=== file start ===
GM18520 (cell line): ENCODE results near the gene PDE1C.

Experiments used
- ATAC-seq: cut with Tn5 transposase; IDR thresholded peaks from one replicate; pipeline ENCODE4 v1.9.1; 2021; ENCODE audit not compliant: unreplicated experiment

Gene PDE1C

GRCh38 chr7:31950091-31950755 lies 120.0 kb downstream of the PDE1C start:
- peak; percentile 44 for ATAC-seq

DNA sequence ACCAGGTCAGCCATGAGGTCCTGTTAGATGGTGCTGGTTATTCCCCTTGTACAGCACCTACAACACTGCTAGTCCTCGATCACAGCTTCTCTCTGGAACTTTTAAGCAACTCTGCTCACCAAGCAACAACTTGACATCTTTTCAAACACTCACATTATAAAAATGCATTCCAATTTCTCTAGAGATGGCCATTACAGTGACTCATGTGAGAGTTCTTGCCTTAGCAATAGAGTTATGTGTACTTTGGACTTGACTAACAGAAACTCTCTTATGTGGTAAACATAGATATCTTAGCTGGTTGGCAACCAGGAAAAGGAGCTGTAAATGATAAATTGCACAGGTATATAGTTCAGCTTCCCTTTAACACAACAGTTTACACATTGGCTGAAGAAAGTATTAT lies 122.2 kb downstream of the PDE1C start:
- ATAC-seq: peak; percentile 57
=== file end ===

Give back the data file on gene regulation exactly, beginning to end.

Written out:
GM18520 (cell line): ENCODE results near the gene PDE1C.

Experiments used
- ATAC-seq: cut with Tn5 transposase; IDR thresholded peaks from one replicate; pipeline ENCODE4 v1.9.1; 2021; ENCODE audit not compliant: unreplicated experiment

Gene PDE1C

GRCh38 chr7:31950091-31950755 lies 120.0 kb downstream of the PDE1C start:
- peak; percentile 44 for ATAC-seq

DNA sequence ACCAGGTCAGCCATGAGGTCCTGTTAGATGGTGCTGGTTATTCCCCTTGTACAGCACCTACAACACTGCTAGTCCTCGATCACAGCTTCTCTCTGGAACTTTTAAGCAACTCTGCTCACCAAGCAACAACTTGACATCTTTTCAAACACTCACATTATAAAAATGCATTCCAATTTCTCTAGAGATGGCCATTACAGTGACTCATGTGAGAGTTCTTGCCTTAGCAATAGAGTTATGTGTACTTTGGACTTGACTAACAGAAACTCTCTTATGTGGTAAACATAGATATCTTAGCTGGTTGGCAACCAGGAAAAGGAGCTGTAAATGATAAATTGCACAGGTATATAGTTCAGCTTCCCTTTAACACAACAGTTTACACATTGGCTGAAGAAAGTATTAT lies 122.2 kb downstream of the PDE1C start:
- ATAC-seq: peak; percentile 57